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The Really Loud House

Credits

Cast

Network

Reviewer

Kennedy Unthank

TV Series Review

You have to wonder if the Loud family surname anticipated this household.

They’re certainly not the quiet family, what with 11 children and two parents running around. And if anyone feels more cramped than the others, it’s probably Lincoln. Of all the Loud kids, he’s the only boy, surrounded entirely by sisters who all have wildly distinct personalities, prickly pet peeves and names that also start with the letter L.

Because his parents couldn’t manage a brother, Lincoln mostly relies on the help of his best friend, Clyde, to get him through each day, which makes the boy somewhat of a second son to the rest of the family.

And Lincoln appreciates the extra support. Because whether it’s preparing for the school dance or just trying to make a name for himself, he’ll need all the help he can get.

He may even learn a moral or two by the end of each of his adventures.

Living Loud

The Loud family? More like the Live family. Live action, that is.

Nickelodeon’s The Really Loud House adapts much of what you’d find in its animated predecessor (naturally named The Loud House). And, as you might expect, that comes with both good news and bad news.

On the positive side, it means we’ll continue to see episodes with positive messages and morals for children to emulate. We’ll see Lincoln learn how to get along with and love his family members—even when it’s not always the easiest task. And we’ll watch as the Loud family parents do their best to raise nearly an egg carton’s worth of kids.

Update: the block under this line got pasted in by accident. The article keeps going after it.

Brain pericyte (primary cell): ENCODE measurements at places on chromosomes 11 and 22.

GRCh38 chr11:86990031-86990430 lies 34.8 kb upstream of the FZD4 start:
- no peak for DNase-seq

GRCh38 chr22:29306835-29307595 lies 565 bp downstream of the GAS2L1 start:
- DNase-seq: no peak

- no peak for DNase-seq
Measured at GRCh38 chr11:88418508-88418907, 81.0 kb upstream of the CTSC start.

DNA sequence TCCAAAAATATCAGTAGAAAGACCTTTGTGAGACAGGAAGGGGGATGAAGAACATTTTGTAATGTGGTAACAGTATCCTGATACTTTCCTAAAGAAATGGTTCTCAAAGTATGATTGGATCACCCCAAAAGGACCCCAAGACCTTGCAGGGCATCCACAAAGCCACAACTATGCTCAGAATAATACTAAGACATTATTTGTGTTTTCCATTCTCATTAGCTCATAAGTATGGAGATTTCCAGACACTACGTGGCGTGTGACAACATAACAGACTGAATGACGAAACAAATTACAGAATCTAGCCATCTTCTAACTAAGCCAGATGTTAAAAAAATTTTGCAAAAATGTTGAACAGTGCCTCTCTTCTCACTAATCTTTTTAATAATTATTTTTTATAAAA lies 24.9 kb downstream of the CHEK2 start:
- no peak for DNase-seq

However, it also means some of the content concerns cross over into live action, too. That means that we’ll continue to see LGBT content (mainly through Clyde’s two dads). Lincoln’s “goth” sister, Lucy, briefly performs a séance in an attempt to speak with “the spirits of the forgotten realm” and is otherwise into spooking her siblings. And some toilet humor crosses over, too.

Despite those issues, The Really Loud House will be relatable to anyone who grew up with siblings—be it one or 10. It doesn’t deny that there will be difficulties as personalities and desires clash, but we’re always reminded that true familial love will ultimately seek reconciliation and continue to grow us closer.

Episode Reviews

Nov. 3, 2022 – S1, E1: “The Macho Man With the Plan”

Lincoln and Clyde hope to become men by watching a special midnight episode of a masculine TV show. However, a new family rule may prevent Lincoln from being able to watch.

The moral of the episode explains that “a real man is a guy who loves his family and always does the right thing.”

We briefly meet a snake named El Diablo. Lucy, the family’s “goth girl,” frequently jump-scares her family members like a ghost from a horror movie. Later, we see Lucy has unexplained red stains dripping down the sides of her mouth like blood (though it’s likely just “Diablo sauce”).

We hear a reference to Clyde having two dads. The host of the TV show, “Rip Hardcore,” explains that “Macho Man badges are not gender specific. Rip Hardcore isn’t just super ripped. He’s super woke and super ripped.”

A variation of Jesus’ name is problematically used once.

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Kennedy Unthank

Kennedy Unthank studied journalism at the University of Missouri. He knew he wanted to write for a living when he won a contest for “best fantasy story” while in the 4th grade. What he didn’t know at the time, however, was that he was the only person to submit a story. Regardless, the seed was planted. Kennedy collects and plays board games in his free time, and he loves to talk about biblical apologetics. He thinks the ending of Lost “wasn’t that bad.”

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